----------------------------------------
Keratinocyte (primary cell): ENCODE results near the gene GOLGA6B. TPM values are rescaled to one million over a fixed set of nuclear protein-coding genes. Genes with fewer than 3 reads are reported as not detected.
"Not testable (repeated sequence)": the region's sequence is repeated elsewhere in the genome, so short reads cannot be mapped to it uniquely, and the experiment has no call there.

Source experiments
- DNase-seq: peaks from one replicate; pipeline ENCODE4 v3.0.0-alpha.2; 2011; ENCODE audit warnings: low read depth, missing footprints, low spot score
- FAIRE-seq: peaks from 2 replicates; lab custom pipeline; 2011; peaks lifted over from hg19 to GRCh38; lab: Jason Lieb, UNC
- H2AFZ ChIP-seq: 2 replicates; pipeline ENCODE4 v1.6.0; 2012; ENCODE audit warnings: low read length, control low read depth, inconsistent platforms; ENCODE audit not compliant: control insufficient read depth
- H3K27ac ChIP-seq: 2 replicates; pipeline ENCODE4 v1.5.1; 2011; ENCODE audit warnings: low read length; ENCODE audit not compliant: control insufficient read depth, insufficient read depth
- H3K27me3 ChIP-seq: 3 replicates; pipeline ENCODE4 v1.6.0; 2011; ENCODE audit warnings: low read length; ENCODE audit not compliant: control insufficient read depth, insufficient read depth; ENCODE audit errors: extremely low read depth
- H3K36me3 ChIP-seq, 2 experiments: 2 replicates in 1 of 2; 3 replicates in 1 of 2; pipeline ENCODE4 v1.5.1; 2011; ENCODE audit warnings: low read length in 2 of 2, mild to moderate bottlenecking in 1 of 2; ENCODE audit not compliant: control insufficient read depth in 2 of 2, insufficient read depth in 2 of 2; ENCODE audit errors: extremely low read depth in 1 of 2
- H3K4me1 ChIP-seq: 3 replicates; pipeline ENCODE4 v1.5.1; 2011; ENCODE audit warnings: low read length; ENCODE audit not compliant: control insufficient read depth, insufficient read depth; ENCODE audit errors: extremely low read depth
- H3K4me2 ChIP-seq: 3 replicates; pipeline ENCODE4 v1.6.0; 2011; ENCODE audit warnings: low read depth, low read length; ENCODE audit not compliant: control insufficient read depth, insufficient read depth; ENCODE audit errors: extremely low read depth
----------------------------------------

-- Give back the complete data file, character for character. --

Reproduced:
Keratinocyte (primary cell): ENCODE results near the gene GOLGA6B. TPM values are rescaled to one million over a fixed set of nuclear protein-coding genes. Genes with fewer than 3 reads are reported as not detected.
"Not testable (repeated sequence)": the region's sequence is repeated elsewhere in the genome, so short reads cannot be mapped to it uniquely, and the experiment has no call there.

Source experiments
- DNase-seq: peaks from one replicate; pipeline ENCODE4 v3.0.0-alpha.2; 2011; ENCODE audit warnings: low read depth, missing footprints, low spot score
- FAIRE-seq: peaks from 2 replicates; lab custom pipeline; 2011; peaks lifted over from hg19 to GRCh38; lab: Jason Lieb, UNC
- H2AFZ ChIP-seq: 2 replicates; pipeline ENCODE4 v1.6.0; 2012; ENCODE audit warnings: low read length, control low read depth, inconsistent platforms; ENCODE audit not compliant: control insufficient read depth
- H3K27ac ChIP-seq: 2 replicates; pipeline ENCODE4 v1.5.1; 2011; ENCODE audit warnings: low read length; ENCODE audit not compliant: control insufficient read depth, insufficient read depth
- H3K27me3 ChIP-seq: 3 replicates; pipeline ENCODE4 v1.6.0; 2011; ENCODE audit warnings: low read length; ENCODE audit not compliant: control insufficient read depth, insufficient read depth; ENCODE audit errors: extremely low read depth
- H3K36me3 ChIP-seq, 2 experiments: 2 replicates in 1 of 2; 3 replicates in 1 of 2; pipeline ENCODE4 v1.5.1; 2011; ENCODE audit warnings: low read length in 2 of 2, mild to moderate bottlenecking in 1 of 2; ENCODE audit not compliant: control insufficient read depth in 2 of 2, insufficient read depth in 2 of 2; ENCODE audit errors: extremely low read depth in 1 of 2
- H3K4me1 ChIP-seq: 3 replicates; pipeline ENCODE4 v1.5.1; 2011; ENCODE audit warnings: low read length; ENCODE audit not compliant: control insufficient read depth, insufficient read depth; ENCODE audit errors: extremely low read depth
- H3K4me2 ChIP-seq: 3 replicates; pipeline ENCODE4 v1.6.0; 2011; ENCODE audit warnings: low read depth, low read length; ENCODE audit not compliant: control insufficient read depth, insufficient read depth; ENCODE audit errors: extremely low read depth